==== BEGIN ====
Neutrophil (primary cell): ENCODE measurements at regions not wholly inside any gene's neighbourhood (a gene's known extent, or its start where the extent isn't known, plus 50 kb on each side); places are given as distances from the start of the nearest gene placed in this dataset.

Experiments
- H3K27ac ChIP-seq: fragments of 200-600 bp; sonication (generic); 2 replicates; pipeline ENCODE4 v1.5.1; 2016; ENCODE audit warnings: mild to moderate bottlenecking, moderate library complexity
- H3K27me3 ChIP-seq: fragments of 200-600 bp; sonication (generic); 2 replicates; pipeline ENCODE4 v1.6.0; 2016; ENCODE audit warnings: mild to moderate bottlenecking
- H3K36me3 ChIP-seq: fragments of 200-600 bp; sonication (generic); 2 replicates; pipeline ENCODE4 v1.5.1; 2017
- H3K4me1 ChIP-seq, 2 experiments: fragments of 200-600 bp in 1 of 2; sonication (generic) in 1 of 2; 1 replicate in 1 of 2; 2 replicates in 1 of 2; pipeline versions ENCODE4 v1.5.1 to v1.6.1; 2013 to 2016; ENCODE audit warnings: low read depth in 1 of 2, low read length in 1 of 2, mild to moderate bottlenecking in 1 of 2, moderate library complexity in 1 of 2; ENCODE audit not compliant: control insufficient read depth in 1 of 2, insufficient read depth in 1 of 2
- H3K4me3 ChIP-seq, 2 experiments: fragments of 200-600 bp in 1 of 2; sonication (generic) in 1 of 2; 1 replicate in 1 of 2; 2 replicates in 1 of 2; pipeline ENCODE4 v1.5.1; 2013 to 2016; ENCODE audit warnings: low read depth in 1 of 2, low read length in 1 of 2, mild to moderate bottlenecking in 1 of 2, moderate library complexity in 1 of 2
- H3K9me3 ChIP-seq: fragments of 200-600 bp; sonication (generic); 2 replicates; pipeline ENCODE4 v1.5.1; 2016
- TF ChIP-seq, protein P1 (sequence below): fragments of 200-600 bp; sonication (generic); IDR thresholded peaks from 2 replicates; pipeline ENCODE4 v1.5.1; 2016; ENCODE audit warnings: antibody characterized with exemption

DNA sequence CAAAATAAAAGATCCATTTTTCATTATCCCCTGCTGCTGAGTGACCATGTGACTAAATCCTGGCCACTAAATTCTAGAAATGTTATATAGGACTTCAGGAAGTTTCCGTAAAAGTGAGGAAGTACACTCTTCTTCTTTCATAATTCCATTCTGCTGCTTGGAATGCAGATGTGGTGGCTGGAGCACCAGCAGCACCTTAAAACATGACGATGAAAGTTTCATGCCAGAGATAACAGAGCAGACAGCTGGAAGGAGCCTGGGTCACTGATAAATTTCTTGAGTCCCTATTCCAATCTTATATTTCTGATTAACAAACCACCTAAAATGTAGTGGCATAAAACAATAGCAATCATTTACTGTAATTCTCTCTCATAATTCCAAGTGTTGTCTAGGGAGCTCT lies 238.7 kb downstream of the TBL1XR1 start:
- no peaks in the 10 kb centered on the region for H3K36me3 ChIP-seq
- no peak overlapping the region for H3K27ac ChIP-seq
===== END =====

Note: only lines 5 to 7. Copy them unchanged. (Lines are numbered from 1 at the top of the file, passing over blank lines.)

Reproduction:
- H3K36me3 ChIP-seq: fragments of 200-600 bp; sonication (generic); 2 replicates; pipeline ENCODE4 v1.5.1; 2017
- H3K4me1 ChIP-seq, 2 experiments: fragments of 200-600 bp in 1 of 2; sonication (generic) in 1 of 2; 1 replicate in 1 of 2; 2 replicates in 1 of 2; pipeline versions ENCODE4 v1.5.1 to v1.6.1; 2013 to 2016; ENCODE audit warnings: low read depth in 1 of 2, low read length in 1 of 2, mild to moderate bottlenecking in 1 of 2, moderate library complexity in 1 of 2; ENCODE audit not compliant: control insufficient read depth in 1 of 2, insufficient read depth in 1 of 2
- H3K4me3 ChIP-seq, 2 experiments: fragments of 200-600 bp in 1 of 2; sonication (generic) in 1 of 2; 1 replicate in 1 of 2; 2 replicates in 1 of 2; pipeline ENCODE4 v1.5.1; 2013 to 2016; ENCODE audit warnings: low read depth in 1 of 2, low read length in 1 of 2, mild to moderate bottlenecking in 1 of 2, moderate library complexity in 1 of 2